This is a staggeringly self-destructive hiring practice because it discounts the essential nature of modern white-collar employment: all the best jobs require experience, and there’s no way to gain experience if you don’t already have it. This robs an organisation of the most promising available talent because it keeps demanding ultra-rare left-handed unicorns instead of growing and cultivating technical talent.

This practice especially harmful to niche roles like Security Awareness, since we haven’t existed as a formal career path for very long. This means there are very, very few people sporting SA jobs on their résumé. In fact, if you don’t demand that HR screeners ignore previous job roles, you’ll be lucky to get any candidates at all … which is ridiculous. Sure, SA work requires some unique skills, however nearly anyone can be taught and mentored over a year or two to become proficient as a junior IC. “Titles” don’t make a person successful; curiosity, enthusiasm, and dedication are what count.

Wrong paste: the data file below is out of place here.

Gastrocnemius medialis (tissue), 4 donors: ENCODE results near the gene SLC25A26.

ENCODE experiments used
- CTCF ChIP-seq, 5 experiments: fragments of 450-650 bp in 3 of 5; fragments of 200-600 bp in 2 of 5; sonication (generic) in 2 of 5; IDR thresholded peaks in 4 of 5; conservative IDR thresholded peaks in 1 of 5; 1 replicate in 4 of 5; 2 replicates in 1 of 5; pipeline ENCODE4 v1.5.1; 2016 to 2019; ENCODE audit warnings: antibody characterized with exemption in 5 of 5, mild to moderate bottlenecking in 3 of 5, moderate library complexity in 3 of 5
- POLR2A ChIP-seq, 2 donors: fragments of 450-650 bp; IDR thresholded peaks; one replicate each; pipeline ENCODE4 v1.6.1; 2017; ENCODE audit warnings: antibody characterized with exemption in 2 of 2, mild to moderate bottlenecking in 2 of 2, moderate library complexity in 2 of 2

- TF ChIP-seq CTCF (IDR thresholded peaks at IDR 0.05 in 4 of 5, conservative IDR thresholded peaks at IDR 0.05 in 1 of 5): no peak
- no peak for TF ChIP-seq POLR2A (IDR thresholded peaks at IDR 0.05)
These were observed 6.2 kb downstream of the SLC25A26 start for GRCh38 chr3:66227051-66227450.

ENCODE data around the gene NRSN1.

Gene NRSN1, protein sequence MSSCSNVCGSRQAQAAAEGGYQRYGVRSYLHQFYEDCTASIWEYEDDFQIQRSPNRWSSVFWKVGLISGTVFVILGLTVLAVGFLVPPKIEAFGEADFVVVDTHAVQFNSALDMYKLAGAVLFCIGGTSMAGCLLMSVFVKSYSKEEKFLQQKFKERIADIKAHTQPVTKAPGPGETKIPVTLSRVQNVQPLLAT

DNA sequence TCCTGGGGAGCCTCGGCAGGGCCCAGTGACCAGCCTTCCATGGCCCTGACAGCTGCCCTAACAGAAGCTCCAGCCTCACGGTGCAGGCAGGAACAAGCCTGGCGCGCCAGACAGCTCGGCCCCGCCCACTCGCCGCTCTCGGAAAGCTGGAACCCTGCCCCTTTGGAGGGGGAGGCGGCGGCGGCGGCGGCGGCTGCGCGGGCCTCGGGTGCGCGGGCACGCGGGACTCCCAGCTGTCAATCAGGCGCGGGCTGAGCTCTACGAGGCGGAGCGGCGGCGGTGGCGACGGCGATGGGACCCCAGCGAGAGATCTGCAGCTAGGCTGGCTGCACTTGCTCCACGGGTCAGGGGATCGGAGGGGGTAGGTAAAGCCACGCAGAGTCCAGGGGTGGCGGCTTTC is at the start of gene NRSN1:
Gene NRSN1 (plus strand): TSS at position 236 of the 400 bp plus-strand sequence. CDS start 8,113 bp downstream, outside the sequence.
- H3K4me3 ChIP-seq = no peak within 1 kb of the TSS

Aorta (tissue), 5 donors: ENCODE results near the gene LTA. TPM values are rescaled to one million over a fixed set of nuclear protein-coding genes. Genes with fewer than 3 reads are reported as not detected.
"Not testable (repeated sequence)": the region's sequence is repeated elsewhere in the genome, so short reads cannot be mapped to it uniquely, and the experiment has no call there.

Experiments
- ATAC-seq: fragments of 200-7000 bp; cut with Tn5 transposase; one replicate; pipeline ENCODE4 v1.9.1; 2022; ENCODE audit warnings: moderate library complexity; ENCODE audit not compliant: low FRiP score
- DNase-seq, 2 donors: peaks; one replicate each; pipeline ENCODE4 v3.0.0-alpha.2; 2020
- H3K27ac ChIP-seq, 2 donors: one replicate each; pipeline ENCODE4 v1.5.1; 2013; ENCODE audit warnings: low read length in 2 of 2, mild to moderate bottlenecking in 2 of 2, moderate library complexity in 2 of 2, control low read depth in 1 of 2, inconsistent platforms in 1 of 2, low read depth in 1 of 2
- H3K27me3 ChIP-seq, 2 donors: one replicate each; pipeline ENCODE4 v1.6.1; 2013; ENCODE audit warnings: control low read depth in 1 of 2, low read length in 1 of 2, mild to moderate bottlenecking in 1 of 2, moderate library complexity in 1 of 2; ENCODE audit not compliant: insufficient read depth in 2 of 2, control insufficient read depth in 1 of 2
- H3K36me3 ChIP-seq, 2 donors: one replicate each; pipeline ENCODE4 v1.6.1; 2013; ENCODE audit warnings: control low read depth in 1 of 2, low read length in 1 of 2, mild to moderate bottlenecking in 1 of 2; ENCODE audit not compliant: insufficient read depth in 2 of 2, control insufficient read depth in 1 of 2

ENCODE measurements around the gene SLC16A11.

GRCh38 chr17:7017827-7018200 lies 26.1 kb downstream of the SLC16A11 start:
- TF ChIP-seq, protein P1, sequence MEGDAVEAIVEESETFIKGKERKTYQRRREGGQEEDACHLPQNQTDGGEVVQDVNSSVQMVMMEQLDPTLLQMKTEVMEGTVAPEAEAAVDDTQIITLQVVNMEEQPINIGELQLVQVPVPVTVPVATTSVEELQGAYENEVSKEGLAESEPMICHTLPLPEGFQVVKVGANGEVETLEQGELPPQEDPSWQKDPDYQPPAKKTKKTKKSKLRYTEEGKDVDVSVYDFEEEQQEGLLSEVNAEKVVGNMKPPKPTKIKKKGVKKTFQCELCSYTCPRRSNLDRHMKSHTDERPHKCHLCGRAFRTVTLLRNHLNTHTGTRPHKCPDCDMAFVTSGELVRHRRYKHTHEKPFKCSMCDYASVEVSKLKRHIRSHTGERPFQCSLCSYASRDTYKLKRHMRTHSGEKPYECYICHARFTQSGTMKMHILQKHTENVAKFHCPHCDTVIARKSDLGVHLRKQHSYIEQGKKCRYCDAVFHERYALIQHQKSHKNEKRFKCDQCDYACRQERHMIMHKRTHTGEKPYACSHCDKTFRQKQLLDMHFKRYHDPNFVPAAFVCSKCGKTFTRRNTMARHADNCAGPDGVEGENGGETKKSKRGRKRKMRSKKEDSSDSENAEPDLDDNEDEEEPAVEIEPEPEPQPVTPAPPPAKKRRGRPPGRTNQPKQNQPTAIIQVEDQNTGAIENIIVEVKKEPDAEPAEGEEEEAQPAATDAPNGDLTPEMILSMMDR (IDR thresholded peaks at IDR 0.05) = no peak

So, yeah. The next time you’re sitting an interview board, give my preferred method a try. Set the bog-standard HR list of safe and useless questions aside and start the event by asking a few critical questions to help frame the rest of the discussion: what do you think this job is? Now that you know what it is, what about it do you like and dislike? With that in mind, what is that you really want to do in your career? The answers to those questions will open up a range of potential “wins” for the organisation and for the candidate. They might even help identify that “diamond in the rough” that’s going to be your star player a few years down the line. Give it a shot.